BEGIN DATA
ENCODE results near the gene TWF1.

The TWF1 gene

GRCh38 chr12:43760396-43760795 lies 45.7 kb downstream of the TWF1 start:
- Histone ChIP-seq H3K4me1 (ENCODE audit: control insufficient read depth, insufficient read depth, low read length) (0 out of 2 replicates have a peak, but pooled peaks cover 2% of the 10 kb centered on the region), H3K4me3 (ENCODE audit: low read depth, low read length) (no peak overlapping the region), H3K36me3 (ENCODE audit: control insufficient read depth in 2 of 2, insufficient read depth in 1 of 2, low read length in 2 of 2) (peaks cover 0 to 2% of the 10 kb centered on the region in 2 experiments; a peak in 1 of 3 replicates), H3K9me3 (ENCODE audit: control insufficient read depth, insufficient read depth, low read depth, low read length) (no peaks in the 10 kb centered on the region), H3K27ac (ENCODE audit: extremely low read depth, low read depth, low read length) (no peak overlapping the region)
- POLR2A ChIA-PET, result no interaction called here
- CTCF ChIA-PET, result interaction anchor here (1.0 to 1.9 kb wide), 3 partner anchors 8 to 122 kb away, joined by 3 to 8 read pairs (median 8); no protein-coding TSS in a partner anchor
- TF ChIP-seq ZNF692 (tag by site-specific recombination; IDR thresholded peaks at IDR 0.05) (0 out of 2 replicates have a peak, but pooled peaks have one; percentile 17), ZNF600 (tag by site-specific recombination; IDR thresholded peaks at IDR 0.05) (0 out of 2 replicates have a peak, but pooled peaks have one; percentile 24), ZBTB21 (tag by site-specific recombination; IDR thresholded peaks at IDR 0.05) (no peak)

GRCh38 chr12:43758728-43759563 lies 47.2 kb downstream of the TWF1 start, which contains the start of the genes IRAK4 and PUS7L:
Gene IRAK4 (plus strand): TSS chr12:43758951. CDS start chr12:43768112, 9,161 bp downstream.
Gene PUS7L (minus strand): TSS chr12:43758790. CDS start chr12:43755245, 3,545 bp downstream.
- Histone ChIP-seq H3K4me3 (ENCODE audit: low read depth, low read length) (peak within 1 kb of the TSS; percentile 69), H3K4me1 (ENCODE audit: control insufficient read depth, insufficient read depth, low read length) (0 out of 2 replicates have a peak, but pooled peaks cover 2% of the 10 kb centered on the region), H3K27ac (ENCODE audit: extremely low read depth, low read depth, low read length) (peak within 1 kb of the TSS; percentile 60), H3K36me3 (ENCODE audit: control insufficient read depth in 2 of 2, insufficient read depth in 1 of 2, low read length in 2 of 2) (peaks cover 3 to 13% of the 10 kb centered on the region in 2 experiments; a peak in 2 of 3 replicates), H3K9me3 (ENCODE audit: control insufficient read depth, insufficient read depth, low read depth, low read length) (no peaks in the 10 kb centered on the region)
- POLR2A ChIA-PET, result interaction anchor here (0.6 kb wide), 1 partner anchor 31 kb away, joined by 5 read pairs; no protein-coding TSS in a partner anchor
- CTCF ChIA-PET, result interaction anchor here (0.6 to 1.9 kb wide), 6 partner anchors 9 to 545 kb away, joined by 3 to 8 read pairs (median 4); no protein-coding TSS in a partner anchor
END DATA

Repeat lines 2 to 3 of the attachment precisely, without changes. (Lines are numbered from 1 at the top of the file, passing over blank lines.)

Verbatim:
The TWF1 gene

GRCh38 chr12:43760396-43760795 lies 45.7 kb downstream of the TWF1 start: